Try this experiment. Switch your monitor off (not the computer, it'll take forever to start up again, specially if you're running a lightning-fast modern operating system such as the latest version of WIndows). Sit where you normally sit, and look at the black screen. Do you see reflections on it? If so, they've been slowly driving you crazy - and you didn't even know it.

You could try moving the monitor - pointing the screen downwards a little, if the reflection is from overhead. But if the reflection is coming through a window, and it's daytime, you'd need to move the monitor so that light from outside doesn't reflect off its screen - or perhaps get one of those ugly gauze screen filters to go in front of it. If you're a large bird (perhaps a vulture or eagle), spread your wings a little, to eliminate reflections from a window behind you. If you're a pervert, fling open your raincoat. Or you could do your screenreading at night.

Adjust the height of your head

I often see monitors set far too high, so that the users have to look up at them. This makes for uncomfortable reading. What you need to do is raise your head, so that it's a little higher than the monitor.

A surprising number of people don't know which type of head they have. There are two basic types, each with a different means of adjustment. If you have an early-model head (pre-1965) it will probably be a screwdown model. Later heads are normally gas-lift. Feel the right side of your neck. Is there a small metal lever protruding from it, tipped in black plastic? If so, pull it towards you, and your head will shoot up. (Warning: never do this outdoors! If in a limestone cave, be sure to wear an approved safety helmet.)

If you have the screwdown type of head, adjustment is slower, but there's less danger of losing it. To adjust the height, have a friend stand on a chair nearby and hold your head firmly, while you dance in a circle - clockwise to raise it, and anti-clockwise to lower it (or vice versa if you come from a country whose name does not contain the letter A).

A small difference in height can make a big difference in comfort. But actually, the height is irrelevant : what makes the difference is the angle you hold your neck at. The greater the distance between your eyes and the screen, the lower down the monitor needs to be.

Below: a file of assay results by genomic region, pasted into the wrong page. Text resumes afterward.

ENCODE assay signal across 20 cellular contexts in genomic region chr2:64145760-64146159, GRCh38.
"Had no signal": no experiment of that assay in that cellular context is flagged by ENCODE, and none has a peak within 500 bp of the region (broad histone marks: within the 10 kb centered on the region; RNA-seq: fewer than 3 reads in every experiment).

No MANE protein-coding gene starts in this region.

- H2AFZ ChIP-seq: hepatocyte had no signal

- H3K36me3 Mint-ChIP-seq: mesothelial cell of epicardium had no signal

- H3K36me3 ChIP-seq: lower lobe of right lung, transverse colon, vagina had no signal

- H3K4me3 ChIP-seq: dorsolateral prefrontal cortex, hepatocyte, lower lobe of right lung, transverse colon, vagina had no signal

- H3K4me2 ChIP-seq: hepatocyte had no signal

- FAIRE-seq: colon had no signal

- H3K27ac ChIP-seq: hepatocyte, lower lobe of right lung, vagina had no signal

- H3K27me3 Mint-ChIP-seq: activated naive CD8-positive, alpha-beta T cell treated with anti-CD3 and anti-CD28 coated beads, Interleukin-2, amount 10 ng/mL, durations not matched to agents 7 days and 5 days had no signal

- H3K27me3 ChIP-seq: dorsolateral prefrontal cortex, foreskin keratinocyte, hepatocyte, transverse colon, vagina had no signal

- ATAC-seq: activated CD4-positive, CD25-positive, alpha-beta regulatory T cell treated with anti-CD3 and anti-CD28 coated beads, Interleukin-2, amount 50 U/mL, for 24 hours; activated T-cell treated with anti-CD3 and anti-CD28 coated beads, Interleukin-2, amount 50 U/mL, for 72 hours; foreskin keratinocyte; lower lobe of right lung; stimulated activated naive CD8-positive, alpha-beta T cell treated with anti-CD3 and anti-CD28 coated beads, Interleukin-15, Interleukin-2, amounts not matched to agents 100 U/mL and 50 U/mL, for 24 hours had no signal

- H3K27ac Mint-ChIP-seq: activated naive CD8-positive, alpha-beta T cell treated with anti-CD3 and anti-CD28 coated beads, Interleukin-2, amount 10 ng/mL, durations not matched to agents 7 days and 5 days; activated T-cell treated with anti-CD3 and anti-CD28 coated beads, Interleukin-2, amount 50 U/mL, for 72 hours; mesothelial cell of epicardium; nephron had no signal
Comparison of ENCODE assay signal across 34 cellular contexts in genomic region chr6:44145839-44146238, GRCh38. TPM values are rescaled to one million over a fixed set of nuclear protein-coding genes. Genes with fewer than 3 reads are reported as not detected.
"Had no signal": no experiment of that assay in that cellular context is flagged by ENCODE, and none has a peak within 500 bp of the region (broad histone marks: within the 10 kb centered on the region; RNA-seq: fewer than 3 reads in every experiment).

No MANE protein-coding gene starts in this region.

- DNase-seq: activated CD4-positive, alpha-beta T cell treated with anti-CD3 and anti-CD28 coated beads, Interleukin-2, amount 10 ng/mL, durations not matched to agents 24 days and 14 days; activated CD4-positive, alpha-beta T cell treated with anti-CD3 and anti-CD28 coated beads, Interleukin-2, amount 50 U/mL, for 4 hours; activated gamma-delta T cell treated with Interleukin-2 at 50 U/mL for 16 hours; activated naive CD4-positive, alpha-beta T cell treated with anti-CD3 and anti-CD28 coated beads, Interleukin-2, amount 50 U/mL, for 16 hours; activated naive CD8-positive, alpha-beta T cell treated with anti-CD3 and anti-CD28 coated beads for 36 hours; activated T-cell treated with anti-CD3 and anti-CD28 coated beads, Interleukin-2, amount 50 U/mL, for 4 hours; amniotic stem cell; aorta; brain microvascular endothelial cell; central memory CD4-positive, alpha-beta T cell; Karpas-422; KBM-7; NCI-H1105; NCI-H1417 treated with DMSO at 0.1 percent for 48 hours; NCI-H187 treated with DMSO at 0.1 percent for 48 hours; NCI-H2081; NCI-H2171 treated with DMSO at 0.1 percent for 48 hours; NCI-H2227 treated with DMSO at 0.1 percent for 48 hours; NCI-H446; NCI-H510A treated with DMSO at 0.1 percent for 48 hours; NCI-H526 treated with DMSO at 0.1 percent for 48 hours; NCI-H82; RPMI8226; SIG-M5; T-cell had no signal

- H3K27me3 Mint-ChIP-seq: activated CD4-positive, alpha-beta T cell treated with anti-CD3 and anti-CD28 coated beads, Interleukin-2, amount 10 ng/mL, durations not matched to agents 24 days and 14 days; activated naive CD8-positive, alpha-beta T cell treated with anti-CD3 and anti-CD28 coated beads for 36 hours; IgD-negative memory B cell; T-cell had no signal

Eliminate distractions

How can you read - either from the screen or a book - when people are arguing around you, constantly interrupting, begging for money or kisses, pulling one another's hair while screaming loudly, wanting you to sign autographs, twisting your head off, and creating wild distractions of all kinds?

That's why, for a lot of people, late at night is the best time to read.

You needn't pretend your computer is in an office

Question: When you're reading a novel do you:
    (a) sit upright at a desk, or
    (b) lie on the floor with your legs up the wall, holding the book over your head?
My guess: a lot more people would answer (b) than (a). So why should a computer be different? If it makes you more comfortable, hang your monitor from the ceiling with the screen facing down (thus solving the dust and reflection problems) and lie underneath it.

Here's something else a surprising number of people don't know: to scroll down to the next screen with Netscape or Internet Explorer, there's no need to click the mouse on the right-hand scroll bar: just press the space bar or the PigDown key. Very handy - you can use your big toe for moving on to the next screen.

Use a laptop

It's often easier to read from the screen of a laptop than from a desk-based computer. This isn't because the laptop screens are better (they're usually worse, unless you have a very expensive laptop), but because they're so adjustable, and there's no glare, and they don't flicker. You can easily move the screen up and down and the computer from side to side, adjusting the angle now and again, so you don't get tired from sitting in exactly the same spot for hours. [May 2006: bad news - the new Apple laptops are going to have shiny screens, copying most recent Windows laptops in poor design.]